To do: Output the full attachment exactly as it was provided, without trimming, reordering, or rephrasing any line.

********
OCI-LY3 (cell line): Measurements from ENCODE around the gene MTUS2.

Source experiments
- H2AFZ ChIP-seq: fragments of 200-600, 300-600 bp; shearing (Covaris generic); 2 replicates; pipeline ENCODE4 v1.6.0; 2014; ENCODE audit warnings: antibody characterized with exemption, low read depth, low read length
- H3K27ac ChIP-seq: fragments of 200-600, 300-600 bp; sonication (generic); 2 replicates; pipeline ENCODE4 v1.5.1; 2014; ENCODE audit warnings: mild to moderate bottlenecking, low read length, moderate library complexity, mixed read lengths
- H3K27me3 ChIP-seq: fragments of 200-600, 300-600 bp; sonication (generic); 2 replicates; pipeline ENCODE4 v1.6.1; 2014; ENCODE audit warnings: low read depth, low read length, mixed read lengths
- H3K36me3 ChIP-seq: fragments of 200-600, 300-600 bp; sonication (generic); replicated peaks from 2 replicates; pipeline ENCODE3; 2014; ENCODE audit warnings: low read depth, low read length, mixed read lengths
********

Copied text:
OCI-LY3 (cell line): Measurements from ENCODE around the gene MTUS2.

Source experiments
- H2AFZ ChIP-seq: fragments of 200-600, 300-600 bp; shearing (Covaris generic); 2 replicates; pipeline ENCODE4 v1.6.0; 2014; ENCODE audit warnings: antibody characterized with exemption, low read depth, low read length
- H3K27ac ChIP-seq: fragments of 200-600, 300-600 bp; sonication (generic); 2 replicates; pipeline ENCODE4 v1.5.1; 2014; ENCODE audit warnings: mild to moderate bottlenecking, low read length, moderate library complexity, mixed read lengths
- H3K27me3 ChIP-seq: fragments of 200-600, 300-600 bp; sonication (generic); 2 replicates; pipeline ENCODE4 v1.6.1; 2014; ENCODE audit warnings: low read depth, low read length, mixed read lengths
- H3K36me3 ChIP-seq: fragments of 200-600, 300-600 bp; sonication (generic); replicated peaks from 2 replicates; pipeline ENCODE3; 2014; ENCODE audit warnings: low read depth, low read length, mixed read lengths